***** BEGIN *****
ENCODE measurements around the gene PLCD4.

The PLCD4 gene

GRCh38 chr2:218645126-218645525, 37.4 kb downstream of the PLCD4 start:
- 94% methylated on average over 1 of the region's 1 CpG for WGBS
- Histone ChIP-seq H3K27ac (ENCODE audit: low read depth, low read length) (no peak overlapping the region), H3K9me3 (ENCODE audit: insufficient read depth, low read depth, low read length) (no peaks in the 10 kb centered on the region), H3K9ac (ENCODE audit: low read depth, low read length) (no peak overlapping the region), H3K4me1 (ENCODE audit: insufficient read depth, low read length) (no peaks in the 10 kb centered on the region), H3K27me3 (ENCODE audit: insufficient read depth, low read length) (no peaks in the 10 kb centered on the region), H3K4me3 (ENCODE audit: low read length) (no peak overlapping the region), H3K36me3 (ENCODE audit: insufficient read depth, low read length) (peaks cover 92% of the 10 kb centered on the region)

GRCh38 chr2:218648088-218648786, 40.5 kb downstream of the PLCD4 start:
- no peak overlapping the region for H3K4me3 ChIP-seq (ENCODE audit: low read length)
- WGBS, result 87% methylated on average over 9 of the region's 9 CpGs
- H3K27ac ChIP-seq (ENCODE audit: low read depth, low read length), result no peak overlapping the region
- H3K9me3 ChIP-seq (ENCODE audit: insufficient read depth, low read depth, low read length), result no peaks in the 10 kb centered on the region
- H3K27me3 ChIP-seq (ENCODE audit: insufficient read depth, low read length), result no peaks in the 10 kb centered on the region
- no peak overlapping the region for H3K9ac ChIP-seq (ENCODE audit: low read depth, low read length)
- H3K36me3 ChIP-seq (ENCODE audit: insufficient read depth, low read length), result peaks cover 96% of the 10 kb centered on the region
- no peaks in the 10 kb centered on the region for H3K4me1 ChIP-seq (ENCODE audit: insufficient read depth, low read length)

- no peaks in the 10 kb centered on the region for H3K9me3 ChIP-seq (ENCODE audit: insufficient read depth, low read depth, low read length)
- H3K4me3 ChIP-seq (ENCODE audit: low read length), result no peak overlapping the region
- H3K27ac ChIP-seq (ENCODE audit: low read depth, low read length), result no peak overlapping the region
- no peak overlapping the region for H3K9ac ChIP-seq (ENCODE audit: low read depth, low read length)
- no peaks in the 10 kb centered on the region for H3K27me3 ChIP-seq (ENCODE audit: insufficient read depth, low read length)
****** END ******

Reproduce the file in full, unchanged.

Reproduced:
ENCODE measurements around the gene PLCD4.

The PLCD4 gene

GRCh38 chr2:218645126-218645525, 37.4 kb downstream of the PLCD4 start:
- 94% methylated on average over 1 of the region's 1 CpG for WGBS
- Histone ChIP-seq H3K27ac (ENCODE audit: low read depth, low read length) (no peak overlapping the region), H3K9me3 (ENCODE audit: insufficient read depth, low read depth, low read length) (no peaks in the 10 kb centered on the region), H3K9ac (ENCODE audit: low read depth, low read length) (no peak overlapping the region), H3K4me1 (ENCODE audit: insufficient read depth, low read length) (no peaks in the 10 kb centered on the region), H3K27me3 (ENCODE audit: insufficient read depth, low read length) (no peaks in the 10 kb centered on the region), H3K4me3 (ENCODE audit: low read length) (no peak overlapping the region), H3K36me3 (ENCODE audit: insufficient read depth, low read length) (peaks cover 92% of the 10 kb centered on the region)

GRCh38 chr2:218648088-218648786, 40.5 kb downstream of the PLCD4 start:
- no peak overlapping the region for H3K4me3 ChIP-seq (ENCODE audit: low read length)
- WGBS, result 87% methylated on average over 9 of the region's 9 CpGs
- H3K27ac ChIP-seq (ENCODE audit: low read depth, low read length), result no peak overlapping the region
- H3K9me3 ChIP-seq (ENCODE audit: insufficient read depth, low read depth, low read length), result no peaks in the 10 kb centered on the region
- H3K27me3 ChIP-seq (ENCODE audit: insufficient read depth, low read length), result no peaks in the 10 kb centered on the region
- no peak overlapping the region for H3K9ac ChIP-seq (ENCODE audit: low read depth, low read length)
- H3K36me3 ChIP-seq (ENCODE audit: insufficient read depth, low read length), result peaks cover 96% of the 10 kb centered on the region
- no peaks in the 10 kb centered on the region for H3K4me1 ChIP-seq (ENCODE audit: insufficient read depth, low read length)

- no peaks in the 10 kb centered on the region for H3K9me3 ChIP-seq (ENCODE audit: insufficient read depth, low read depth, low read length)
- H3K4me3 ChIP-seq (ENCODE audit: low read length), result no peak overlapping the region
- H3K27ac ChIP-seq (ENCODE audit: low read depth, low read length), result no peak overlapping the region
- no peak overlapping the region for H3K9ac ChIP-seq (ENCODE audit: low read depth, low read length)
- no peaks in the 10 kb centered on the region for H3K27me3 ChIP-seq (ENCODE audit: insufficient read depth, low read length)